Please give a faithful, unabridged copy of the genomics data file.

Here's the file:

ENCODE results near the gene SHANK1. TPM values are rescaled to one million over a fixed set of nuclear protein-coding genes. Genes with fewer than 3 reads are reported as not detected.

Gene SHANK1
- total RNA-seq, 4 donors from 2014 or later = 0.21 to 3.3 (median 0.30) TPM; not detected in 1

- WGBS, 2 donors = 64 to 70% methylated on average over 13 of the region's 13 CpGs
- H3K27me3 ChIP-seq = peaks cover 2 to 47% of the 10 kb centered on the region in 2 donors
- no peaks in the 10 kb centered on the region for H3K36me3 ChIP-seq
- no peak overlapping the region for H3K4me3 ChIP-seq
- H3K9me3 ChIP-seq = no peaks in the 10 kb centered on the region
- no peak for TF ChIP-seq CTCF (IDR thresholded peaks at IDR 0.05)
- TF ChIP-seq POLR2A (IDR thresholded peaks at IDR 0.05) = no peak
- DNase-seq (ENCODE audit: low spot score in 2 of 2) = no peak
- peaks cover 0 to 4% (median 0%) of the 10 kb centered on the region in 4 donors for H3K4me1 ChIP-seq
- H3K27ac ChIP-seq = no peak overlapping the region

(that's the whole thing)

ENCODE results near the gene SHANK1. TPM values are rescaled to one million over a fixed set of nuclear protein-coding genes. Genes with fewer than 3 reads are reported as not detected.

Gene SHANK1
- total RNA-seq, 4 donors from 2014 or later = 0.21 to 3.3 (median 0.30) TPM; not detected in 1

- WGBS, 2 donors = 64 to 70% methylated on average over 13 of the region's 13 CpGs
- H3K27me3 ChIP-seq = peaks cover 2 to 47% of the 10 kb centered on the region in 2 donors
- no peaks in the 10 kb centered on the region for H3K36me3 ChIP-seq
- no peak overlapping the region for H3K4me3 ChIP-seq
- H3K9me3 ChIP-seq = no peaks in the 10 kb centered on the region
- no peak for TF ChIP-seq CTCF (IDR thresholded peaks at IDR 0.05)
- TF ChIP-seq POLR2A (IDR thresholded peaks at IDR 0.05) = no peak
- DNase-seq (ENCODE audit: low spot score in 2 of 2) = no peak
- peaks cover 0 to 4% (median 0%) of the 10 kb centered on the region in 4 donors for H3K4me1 ChIP-seq
- H3K27ac ChIP-seq = no peak overlapping the region